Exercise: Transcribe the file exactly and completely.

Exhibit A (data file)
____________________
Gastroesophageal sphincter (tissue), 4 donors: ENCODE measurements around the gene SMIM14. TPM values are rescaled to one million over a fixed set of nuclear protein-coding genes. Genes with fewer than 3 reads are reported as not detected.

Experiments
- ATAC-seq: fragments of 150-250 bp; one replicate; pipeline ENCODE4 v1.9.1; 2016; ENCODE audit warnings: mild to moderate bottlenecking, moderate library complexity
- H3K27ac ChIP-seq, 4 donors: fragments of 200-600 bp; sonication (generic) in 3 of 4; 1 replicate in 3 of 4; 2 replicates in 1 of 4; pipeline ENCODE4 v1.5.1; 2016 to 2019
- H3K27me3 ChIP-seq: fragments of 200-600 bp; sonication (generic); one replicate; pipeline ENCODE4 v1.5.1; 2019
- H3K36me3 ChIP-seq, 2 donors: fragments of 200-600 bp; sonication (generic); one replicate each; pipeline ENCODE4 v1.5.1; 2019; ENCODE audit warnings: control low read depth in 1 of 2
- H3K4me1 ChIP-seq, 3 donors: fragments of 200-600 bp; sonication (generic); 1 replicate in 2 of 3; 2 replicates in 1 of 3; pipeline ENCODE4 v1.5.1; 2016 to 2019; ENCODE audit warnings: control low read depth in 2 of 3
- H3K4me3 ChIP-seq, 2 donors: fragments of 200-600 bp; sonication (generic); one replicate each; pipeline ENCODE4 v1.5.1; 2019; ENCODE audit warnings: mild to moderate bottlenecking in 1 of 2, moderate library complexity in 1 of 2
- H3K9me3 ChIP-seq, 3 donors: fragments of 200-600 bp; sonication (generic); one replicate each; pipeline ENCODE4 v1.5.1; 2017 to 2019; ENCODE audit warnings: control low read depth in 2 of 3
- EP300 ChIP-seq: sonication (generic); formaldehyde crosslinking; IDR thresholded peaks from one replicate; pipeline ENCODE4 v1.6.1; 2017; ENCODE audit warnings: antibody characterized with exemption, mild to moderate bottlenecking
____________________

Gastroesophageal sphincter (tissue), 4 donors: ENCODE measurements around the gene SMIM14. TPM values are rescaled to one million over a fixed set of nuclear protein-coding genes. Genes with fewer than 3 reads are reported as not detected.

Experiments
- ATAC-seq: fragments of 150-250 bp; one replicate; pipeline ENCODE4 v1.9.1; 2016; ENCODE audit warnings: mild to moderate bottlenecking, moderate library complexity
- H3K27ac ChIP-seq, 4 donors: fragments of 200-600 bp; sonication (generic) in 3 of 4; 1 replicate in 3 of 4; 2 replicates in 1 of 4; pipeline ENCODE4 v1.5.1; 2016 to 2019
- H3K27me3 ChIP-seq: fragments of 200-600 bp; sonication (generic); one replicate; pipeline ENCODE4 v1.5.1; 2019
- H3K36me3 ChIP-seq, 2 donors: fragments of 200-600 bp; sonication (generic); one replicate each; pipeline ENCODE4 v1.5.1; 2019; ENCODE audit warnings: control low read depth in 1 of 2
- H3K4me1 ChIP-seq, 3 donors: fragments of 200-600 bp; sonication (generic); 1 replicate in 2 of 3; 2 replicates in 1 of 3; pipeline ENCODE4 v1.5.1; 2016 to 2019; ENCODE audit warnings: control low read depth in 2 of 3
- H3K4me3 ChIP-seq, 2 donors: fragments of 200-600 bp; sonication (generic); one replicate each; pipeline ENCODE4 v1.5.1; 2019; ENCODE audit warnings: mild to moderate bottlenecking in 1 of 2, moderate library complexity in 1 of 2
- H3K9me3 ChIP-seq, 3 donors: fragments of 200-600 bp; sonication (generic); one replicate each; pipeline ENCODE4 v1.5.1; 2017 to 2019; ENCODE audit warnings: control low read depth in 2 of 3
- EP300 ChIP-seq: sonication (generic); formaldehyde crosslinking; IDR thresholded peaks from one replicate; pipeline ENCODE4 v1.6.1; 2017; ENCODE audit warnings: antibody characterized with exemption, mild to moderate bottlenecking